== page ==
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Usable climate science is adaptation science

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The author argues that in the present historical moment, the only climate science that is truly usable is that which is oriented towards adaptation, because current policies and politics are so far from what would be needed to avert dangerous climate change that scientific uncertainty is not a limiting factor on mitigation. The author considers what implications this might have for climate science and climate scientists.

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  1. Including some that have been recorded and made available as a podcast, see

  2. By “a piece of climate science” I refer to any of the typical outputs of working climate scientists: a new scientific result, a peer-reviewed article containing such results, or even a community assessment that summarizes the results of many such articles. A particularly relevant example is Sherwood et al. (2020), as per the discussion in section 2.

  3. A more complete treatment should consider the possibility that the science could be used for bad purposes rather than good ones, or more generally that the values of the users could be in conflict with those of the scientists. This is briefly mentioned by Parker and Lusk (2019) in their broader consideration of how to incorporate user values into climate services.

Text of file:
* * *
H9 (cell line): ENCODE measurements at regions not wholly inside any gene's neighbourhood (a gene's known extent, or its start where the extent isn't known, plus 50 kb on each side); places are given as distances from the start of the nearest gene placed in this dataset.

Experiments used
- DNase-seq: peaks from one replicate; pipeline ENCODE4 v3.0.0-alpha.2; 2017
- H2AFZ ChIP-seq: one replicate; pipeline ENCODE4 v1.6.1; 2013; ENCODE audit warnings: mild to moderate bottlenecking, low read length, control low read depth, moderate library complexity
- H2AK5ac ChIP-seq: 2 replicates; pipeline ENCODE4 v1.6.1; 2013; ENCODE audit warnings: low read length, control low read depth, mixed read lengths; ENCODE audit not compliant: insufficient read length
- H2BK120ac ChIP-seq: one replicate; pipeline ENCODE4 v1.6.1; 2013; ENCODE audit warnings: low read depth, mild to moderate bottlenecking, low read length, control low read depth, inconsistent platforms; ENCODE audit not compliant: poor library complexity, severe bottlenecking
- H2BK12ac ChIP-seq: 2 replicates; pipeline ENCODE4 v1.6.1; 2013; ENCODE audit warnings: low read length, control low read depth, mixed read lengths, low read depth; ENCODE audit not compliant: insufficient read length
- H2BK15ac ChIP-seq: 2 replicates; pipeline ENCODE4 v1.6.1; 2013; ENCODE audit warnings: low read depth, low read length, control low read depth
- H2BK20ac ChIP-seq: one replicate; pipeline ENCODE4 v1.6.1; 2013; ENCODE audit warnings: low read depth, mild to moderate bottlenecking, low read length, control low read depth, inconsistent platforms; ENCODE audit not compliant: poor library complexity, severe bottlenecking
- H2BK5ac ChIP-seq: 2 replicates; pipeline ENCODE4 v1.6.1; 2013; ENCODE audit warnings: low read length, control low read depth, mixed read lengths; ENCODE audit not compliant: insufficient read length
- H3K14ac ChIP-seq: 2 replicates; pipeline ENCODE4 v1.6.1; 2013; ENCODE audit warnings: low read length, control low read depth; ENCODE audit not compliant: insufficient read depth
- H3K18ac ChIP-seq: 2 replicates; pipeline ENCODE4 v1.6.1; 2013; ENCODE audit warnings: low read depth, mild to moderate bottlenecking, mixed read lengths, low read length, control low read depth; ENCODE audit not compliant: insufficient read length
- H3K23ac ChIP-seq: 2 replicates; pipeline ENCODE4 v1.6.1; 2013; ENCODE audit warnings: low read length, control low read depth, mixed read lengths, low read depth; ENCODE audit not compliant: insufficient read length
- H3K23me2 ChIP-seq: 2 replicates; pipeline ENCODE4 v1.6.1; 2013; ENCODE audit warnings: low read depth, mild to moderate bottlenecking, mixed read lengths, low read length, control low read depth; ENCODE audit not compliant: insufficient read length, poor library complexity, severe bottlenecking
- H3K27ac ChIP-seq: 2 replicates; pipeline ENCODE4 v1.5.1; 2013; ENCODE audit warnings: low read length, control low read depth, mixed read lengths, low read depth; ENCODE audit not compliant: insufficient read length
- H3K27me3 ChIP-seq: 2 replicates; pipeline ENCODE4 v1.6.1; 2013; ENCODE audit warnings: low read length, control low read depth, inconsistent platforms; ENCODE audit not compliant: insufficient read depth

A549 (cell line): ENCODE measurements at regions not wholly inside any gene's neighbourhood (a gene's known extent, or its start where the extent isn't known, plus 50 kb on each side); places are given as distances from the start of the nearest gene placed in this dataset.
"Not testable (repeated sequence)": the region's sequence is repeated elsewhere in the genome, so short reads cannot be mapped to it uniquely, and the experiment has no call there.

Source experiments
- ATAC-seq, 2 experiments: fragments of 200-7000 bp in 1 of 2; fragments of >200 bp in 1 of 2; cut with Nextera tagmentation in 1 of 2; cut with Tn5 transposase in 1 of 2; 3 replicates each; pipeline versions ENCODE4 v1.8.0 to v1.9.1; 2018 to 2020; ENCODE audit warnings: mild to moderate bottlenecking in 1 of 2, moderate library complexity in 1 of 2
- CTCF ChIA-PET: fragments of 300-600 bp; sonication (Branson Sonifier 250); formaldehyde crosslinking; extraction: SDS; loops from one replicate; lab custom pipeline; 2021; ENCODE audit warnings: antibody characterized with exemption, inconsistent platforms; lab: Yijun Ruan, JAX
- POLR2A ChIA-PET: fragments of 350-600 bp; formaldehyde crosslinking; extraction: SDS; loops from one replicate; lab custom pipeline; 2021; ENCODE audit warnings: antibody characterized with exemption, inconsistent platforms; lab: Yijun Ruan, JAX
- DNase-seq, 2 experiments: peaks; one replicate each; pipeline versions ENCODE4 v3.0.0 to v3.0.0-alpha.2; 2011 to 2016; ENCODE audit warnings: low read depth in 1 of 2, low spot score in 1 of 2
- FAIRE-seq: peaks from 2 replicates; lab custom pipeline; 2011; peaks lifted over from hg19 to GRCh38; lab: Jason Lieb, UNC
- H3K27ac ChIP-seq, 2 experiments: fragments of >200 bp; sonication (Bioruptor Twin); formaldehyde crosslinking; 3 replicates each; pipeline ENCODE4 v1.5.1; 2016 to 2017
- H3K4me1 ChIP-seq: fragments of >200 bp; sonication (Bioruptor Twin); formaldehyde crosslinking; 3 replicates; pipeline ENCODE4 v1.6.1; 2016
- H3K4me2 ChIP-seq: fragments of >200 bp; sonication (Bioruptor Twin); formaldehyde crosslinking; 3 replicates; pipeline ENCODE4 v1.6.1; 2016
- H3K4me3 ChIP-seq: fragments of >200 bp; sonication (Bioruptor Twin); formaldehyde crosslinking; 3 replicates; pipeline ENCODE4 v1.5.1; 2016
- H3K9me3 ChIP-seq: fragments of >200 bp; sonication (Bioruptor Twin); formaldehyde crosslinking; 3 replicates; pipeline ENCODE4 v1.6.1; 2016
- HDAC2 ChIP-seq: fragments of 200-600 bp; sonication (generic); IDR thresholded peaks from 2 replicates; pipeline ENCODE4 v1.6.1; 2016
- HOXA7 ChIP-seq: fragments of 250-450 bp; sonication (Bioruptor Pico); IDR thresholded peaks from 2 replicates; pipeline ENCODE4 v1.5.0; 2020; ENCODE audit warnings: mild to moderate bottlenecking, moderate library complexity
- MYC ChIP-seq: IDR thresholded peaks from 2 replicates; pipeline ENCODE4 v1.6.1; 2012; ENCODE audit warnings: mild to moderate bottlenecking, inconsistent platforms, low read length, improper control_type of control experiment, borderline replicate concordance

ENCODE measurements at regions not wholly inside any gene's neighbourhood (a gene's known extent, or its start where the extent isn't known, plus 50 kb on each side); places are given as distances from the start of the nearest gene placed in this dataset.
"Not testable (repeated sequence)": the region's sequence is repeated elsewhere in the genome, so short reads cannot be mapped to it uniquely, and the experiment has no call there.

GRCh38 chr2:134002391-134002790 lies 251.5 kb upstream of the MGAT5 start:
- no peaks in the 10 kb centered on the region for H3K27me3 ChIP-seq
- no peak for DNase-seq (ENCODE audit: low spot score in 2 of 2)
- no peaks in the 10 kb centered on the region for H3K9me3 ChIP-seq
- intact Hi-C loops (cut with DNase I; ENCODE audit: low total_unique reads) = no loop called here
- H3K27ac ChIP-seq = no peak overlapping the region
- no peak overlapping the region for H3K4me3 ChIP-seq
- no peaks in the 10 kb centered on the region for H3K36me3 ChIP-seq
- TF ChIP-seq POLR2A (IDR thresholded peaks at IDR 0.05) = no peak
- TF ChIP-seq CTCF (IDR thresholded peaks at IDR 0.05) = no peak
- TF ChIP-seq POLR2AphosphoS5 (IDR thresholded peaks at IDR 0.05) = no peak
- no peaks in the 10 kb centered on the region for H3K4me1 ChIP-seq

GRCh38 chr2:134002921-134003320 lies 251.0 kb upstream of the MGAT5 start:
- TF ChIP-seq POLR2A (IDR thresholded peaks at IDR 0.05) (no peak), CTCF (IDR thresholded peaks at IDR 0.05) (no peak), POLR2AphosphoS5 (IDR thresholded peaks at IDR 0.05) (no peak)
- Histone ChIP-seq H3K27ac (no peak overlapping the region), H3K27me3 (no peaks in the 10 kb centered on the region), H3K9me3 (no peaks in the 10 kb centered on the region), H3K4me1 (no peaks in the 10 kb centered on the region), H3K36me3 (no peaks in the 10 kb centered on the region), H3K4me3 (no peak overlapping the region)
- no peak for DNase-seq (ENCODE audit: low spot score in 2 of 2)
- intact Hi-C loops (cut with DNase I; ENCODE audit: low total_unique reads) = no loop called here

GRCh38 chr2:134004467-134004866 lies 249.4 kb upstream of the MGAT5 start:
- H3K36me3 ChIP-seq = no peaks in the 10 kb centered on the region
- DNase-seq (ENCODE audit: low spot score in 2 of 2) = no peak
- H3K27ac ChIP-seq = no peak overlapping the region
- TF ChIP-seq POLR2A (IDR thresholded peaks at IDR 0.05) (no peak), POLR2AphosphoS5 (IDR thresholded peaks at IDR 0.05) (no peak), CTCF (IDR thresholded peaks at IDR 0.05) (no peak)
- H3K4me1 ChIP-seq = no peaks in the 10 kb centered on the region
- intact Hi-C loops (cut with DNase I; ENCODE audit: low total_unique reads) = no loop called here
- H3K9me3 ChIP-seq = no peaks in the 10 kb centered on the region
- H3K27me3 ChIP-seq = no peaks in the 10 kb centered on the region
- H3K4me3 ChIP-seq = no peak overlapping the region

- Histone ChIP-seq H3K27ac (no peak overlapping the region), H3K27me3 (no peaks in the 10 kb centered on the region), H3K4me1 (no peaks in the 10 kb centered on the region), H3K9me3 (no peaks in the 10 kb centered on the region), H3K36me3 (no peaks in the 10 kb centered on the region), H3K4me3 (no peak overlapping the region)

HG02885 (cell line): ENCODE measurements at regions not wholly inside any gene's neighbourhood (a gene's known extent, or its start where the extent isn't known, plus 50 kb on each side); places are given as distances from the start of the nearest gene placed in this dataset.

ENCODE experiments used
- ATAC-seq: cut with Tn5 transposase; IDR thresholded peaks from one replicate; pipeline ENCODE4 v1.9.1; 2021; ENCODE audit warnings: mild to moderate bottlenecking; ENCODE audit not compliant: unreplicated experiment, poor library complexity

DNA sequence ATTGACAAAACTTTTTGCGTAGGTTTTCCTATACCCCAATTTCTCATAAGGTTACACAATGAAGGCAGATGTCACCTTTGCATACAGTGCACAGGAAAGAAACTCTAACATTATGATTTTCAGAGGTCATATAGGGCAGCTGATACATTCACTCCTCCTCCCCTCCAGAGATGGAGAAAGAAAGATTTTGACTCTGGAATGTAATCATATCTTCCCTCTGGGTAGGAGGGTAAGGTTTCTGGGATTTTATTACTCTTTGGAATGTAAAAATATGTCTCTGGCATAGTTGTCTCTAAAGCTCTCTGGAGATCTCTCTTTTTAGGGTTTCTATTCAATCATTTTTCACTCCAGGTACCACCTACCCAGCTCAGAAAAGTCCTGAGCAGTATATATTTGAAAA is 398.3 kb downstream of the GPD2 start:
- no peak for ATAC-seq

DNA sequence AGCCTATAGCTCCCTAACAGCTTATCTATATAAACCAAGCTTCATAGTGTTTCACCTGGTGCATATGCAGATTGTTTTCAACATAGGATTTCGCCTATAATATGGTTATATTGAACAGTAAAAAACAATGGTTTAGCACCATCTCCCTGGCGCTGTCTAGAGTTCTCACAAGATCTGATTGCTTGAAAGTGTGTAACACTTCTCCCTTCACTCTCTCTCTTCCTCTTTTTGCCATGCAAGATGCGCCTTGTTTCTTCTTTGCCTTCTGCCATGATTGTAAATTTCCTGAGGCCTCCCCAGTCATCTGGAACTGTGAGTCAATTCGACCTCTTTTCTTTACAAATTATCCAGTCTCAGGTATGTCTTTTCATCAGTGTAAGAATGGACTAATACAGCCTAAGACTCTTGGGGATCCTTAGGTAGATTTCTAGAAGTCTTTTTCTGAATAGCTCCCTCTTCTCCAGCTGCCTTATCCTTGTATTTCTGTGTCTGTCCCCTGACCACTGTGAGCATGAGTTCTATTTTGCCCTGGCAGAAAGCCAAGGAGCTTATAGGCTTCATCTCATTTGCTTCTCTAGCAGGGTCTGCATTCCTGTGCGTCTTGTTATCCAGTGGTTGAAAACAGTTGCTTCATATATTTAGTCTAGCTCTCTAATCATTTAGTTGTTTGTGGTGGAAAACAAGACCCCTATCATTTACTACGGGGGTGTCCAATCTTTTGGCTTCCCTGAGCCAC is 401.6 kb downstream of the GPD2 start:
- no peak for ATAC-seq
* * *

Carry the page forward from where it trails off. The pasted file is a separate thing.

4. I do not distinguish here between the equilibrium climate sensitivity (ECS) and transient climate response (TCR). The ECS is relevant only on very long time scales, but even the TCR is most relevant after a few decades, time scales that are already long for most adaptation problems.


  6. Notwithstanding efforts towards some degree of global standardization, e.g., Olhoff et al. (2018). Incipient efforts to assess and price climate risks to financial portfolios could also be viewed as a form of adaptation, and one which should incorporate both global and local factors.

  7. I use the term “co-production” here in its simple sense, to describe collaboration between scientists and users in the generation of new knowledge. This meaning is common in the literature around climate services and other user-oriented sciences, but is distinct from the broader and more complex meaning found in the science and technology studies literature, e.g., Jasanoff (2004).


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I thank Melanie Bieli, Deborah Coen, Amitav Ghosh, Joshua Howe, Frances Moore, and Noami Oreskes for discussions on aspects of this work, and Melanie Bieli, Deborah Coen, Robert Kopp, Elisabeth Lloyd, Frances Moore, and Tapio Schneider for insightful comments on drafts. This essay is loosely based on a talk given at several institutions in early 2020 in seminar series for climate scientists. I thank my hosts at Texas A&M, Caltech, Stanford, U.C. Berkeley, and Washington State U., Vancouver, for being willing to explore these ideas with me — particularly for doing so in settings usually reserved for the presentation of scientific research results — and all the participants in the 2019 Usable Climate Science and the Uses of History workshop for informing my perspective.

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Correspondence to Adam H. Sobel.

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This article is part of a topical collection on “Critical and historical perspectives on usable climate science,” edited by Deborah R. Coen and Adam H. Sobel.

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Sobel, A.H. Usable climate science is adaptation science. Climatic Change 166, 8 (2021).

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